Hi, I have just had multiple tests (again) to try to decipher why I have progressive small fibre neuropathy. Two years ago I had an MRI scan which showed no abnormalities but recently another MRI scan says "MRI scan of brain showed only several smalll foci of non-specific signal change within the subcortical white matter". My question is why are the neurologists not concerned about the change in the MRI in only two years and in your opinion could this be significant.
Also in your experience is small fibre neuropathy always progressive? According to the sensory testing (thermal) my abnormalities are only "mild" but the burning and stabbing sure doesn't feel mild.
Many thanks for you help.
1) whether the MRI changes were there or not previously, they still do not carry much significance, although I have not seen your MRI. Usually they are age related changes from hardening of the arteries. As in different MRIs slightly different 'slices' of the brain are looked at (seperated by about 10mm) the tiny spots could just not have been in the slices in teh previous scan
2) small fiber neuropathy - whether it is progressive or not depends on the underlying cause, for example if due to diabetes, will be slowly preogressive over time, unless sugar control is very tight. Usually it is progressive, but is slow over months or years. Thermal testing is limited and only tests one modality of sensation - unfortunately there is no good specific test for small fiber neuropathy. A test which has reently proven very useful in this condition is a skin biopsy for epidermal nerve fiber analysis and density - this can be done at specialized neuromuscular centres around the country (such as the Cleveland Clinic)
In case it's helpful, I also have a mild case of small-fiber neuropathy affecting the soles of my feet and palms of my hands, and it has not progressed further in 9 years (although the pain has become more chronic). Doctors think the s.f.n. is "post-viral" since the symptoms began after a mild virus and all other causes have been ruled out. I also have some nonspecific white spots on my brain MRI; I was told these are common and can be caused by migraines, aging, or just "good living." (I'm not sure what "good living" means exactly: I'm 44, and I eat healthfully, exercise regularly, and never drink or smoke.) Are you taking alpha-lipoic acid for your small-fiber neuropathy? Even though I definitely don't have diabetes, I've been taking 600 mg. in divided doses daily for a year at the recommendation of a top PN doctor, and it has indeed helped the pain somewhat.
Thanks for your reply - always nice to know there are others out there in the same boat! Yes, I do take ALA so hopefully that will help. You mention in your post that you exercise regularly, tell me doesn't it make the burning in your feet unbearable? What type of exercise do you do? Before getting this I went to the gym 4-5 times a week but not really struggle with any exercise as getting my body temperature up in anyway seems to aggrevate the PN.
I go a health club 2-3 times a week and spend 1/2 hour on the cross-trainer and another 1/2 hour on a bike. I also have a stairmaster at home and do that twice a week. Yes, exercising does make my feet feel worse, but my parents both have had major weight and heart problems, so I'm trying to avoid those problems through exercise and diet. Probably the biggest lifestyle factor for me, though, is that the pain gets significantly worse if I'm short on sleep (i.e., I have to get at least 8 hours every night). Also, in case it's helpful to you: oddly, a few years ago I found that I had significantly less s.f.n. pain when I started Zyrtec antihistamine for some respiratory allergies; neurologists have not been able to tell me why Zyrtec would help the pain, but one of my other doctors looked into it, and apparently Zyrtec has some sort of pain-relieving ingredient. (Other antihistamines don't have the same effect on me.) My particular s.f.n. pain feels "prickly," and so somehow Zyrtec must block that sensation. BTW, I also tried acupuncture through a major hospital, and that helped the pain somewhat, but afterwards my hands and feet fell asleep constantly, and that was so disconcerting I decided I'd rather have the pain. But I've heard acupuncture works for some people. I hope you soon find the combination of remedies that works for you....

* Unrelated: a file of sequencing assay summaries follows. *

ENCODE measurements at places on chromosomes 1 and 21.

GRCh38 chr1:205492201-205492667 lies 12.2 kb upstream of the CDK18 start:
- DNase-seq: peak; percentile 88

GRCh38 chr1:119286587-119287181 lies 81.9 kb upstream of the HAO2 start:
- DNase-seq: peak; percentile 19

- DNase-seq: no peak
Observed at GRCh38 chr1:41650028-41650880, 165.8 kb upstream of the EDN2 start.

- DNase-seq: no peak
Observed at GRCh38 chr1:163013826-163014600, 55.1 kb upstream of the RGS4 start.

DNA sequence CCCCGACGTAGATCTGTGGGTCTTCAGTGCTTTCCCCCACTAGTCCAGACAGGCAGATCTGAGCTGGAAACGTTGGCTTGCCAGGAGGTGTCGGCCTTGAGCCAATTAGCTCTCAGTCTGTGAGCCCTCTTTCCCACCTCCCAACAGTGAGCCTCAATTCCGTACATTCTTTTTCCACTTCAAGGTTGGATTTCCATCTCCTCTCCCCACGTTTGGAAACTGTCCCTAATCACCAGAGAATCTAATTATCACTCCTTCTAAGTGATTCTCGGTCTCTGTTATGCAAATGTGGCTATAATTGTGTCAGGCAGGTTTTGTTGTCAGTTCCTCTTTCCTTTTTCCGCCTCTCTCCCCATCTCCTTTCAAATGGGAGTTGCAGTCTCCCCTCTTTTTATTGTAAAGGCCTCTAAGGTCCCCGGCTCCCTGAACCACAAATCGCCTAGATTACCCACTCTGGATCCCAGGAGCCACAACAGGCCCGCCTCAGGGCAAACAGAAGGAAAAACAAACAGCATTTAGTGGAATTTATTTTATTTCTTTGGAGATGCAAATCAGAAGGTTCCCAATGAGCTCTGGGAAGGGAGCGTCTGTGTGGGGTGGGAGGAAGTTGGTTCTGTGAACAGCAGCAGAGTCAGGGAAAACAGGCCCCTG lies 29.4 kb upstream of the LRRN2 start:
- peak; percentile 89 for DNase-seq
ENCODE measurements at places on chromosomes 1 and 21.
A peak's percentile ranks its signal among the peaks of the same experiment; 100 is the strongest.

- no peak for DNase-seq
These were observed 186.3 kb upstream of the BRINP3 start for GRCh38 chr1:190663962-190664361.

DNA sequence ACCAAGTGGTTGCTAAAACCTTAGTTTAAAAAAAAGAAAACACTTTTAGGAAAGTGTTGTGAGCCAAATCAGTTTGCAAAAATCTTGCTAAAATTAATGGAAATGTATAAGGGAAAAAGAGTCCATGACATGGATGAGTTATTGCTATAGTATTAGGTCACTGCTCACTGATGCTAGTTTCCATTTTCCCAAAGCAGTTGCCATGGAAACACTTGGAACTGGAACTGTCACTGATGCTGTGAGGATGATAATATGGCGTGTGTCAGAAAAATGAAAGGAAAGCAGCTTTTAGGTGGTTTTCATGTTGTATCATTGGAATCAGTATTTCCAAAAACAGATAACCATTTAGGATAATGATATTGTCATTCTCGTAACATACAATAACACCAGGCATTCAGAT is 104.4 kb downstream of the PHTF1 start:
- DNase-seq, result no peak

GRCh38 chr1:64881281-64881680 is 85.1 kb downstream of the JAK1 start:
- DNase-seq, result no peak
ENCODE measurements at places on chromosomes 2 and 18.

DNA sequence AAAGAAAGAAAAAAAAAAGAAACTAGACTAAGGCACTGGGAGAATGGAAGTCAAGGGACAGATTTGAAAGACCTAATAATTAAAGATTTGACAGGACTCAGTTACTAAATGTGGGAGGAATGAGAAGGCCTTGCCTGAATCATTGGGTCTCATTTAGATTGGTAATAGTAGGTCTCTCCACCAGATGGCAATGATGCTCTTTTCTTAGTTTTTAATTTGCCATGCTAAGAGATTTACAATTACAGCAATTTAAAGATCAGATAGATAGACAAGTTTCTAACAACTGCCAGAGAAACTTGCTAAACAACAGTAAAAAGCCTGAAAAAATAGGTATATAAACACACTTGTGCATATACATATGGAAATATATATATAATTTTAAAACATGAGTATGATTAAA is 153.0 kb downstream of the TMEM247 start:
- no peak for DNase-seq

Thanks for you reply - just one more question if you don't mind! You say you need a good night's sleep, me to but how do you get it? My feet burn worse at night. Are you on any regular medication for the PN? I am currently trying Lyrica (same family as Neurontin). Thanks so much for your help.
I have been batteling with sciatic nerve pain for two years now with no relief. I have had multiple mri's and xrays wchich according to the radioloigst were normal. One day my primary care physican who specializes in spinal disoreders looked at the scan and saw a abnormality suggesting a conjoined nerve root. He then called the radioloigist to have him re-read the exam. The radioloigist still claimed it to be normal even though by looking at the exam myself I could see the obvious conjoined nerve root staring me and my physican in the face. Could the radioloigist be wrong but not wanting to change his results in case of malpractice lawsuit? I would think if this mri shows the problemand the radioloigist changes his result to the correct one then my doctor could have a easier explaination of my problem to the insurance company so the next options could be done to try to help treat me. We have tried physican and massage therapies, trigger point injections, and chiropractice care with no sucess. I am scared I will never have relief and all I want is to be better not sue someone
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